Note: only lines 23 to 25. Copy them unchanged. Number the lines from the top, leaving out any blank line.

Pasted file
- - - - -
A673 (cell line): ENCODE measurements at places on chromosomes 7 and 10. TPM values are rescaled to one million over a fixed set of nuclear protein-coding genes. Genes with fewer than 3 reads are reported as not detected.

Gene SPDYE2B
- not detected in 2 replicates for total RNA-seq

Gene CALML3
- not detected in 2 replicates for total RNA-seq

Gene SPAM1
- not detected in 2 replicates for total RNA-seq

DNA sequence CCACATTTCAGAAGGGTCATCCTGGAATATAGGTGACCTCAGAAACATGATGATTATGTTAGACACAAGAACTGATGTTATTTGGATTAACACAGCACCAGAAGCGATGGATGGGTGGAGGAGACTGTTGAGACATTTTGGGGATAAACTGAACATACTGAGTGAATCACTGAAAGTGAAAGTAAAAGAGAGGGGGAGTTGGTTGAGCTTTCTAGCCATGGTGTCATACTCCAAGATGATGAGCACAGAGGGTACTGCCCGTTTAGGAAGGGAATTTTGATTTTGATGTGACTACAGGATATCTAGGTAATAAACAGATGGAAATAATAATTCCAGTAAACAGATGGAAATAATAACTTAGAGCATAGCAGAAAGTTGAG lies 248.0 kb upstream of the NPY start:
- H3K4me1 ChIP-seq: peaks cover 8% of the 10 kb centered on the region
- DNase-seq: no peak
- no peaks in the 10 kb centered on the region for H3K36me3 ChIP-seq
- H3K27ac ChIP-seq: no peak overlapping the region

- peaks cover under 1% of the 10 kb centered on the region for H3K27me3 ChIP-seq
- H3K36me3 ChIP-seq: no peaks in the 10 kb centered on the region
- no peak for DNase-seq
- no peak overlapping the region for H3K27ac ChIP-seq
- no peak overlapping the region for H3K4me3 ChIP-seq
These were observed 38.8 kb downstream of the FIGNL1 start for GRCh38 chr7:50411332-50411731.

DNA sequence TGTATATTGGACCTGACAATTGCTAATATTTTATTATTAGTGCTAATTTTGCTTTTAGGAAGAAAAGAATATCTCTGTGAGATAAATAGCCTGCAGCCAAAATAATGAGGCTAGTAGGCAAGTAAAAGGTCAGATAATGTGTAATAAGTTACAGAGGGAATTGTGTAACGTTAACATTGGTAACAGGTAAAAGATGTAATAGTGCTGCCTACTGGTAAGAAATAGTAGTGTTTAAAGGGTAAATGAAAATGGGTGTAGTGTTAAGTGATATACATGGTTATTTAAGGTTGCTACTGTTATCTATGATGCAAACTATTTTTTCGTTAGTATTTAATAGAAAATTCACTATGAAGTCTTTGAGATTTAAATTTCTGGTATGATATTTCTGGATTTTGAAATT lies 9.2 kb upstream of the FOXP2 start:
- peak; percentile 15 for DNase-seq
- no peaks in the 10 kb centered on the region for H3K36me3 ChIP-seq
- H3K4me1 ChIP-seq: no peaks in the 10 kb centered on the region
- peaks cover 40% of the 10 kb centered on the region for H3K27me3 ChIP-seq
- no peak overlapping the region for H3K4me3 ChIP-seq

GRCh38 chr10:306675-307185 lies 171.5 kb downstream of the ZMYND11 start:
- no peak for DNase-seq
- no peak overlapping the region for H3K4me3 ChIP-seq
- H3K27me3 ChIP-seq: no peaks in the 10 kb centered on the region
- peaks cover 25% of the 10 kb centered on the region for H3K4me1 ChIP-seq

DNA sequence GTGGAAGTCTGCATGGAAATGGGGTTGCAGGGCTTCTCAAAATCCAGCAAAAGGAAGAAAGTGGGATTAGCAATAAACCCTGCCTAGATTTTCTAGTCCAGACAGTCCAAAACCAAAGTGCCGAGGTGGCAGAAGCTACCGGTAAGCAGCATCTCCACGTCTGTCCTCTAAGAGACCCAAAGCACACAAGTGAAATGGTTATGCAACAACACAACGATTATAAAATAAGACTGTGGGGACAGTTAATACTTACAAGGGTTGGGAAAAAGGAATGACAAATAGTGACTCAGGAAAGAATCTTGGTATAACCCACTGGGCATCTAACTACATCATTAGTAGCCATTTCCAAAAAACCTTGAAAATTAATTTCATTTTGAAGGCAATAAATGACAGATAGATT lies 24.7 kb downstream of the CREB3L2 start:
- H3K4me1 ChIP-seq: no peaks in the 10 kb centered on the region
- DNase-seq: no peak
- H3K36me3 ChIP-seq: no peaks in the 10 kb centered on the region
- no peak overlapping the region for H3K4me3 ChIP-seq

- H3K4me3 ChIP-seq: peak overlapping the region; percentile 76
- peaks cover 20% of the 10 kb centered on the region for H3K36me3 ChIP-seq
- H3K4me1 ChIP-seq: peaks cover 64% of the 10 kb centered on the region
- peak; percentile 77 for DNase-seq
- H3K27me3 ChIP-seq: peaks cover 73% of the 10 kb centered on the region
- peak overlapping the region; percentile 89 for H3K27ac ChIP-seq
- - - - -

- peaks cover 40% of the 10 kb centered on the region for H3K27me3 ChIP-seq
- no peak overlapping the region for H3K4me3 ChIP-seq

GRCh38 chr10:306675-307185 lies 171.5 kb downstream of the ZMYND11 start: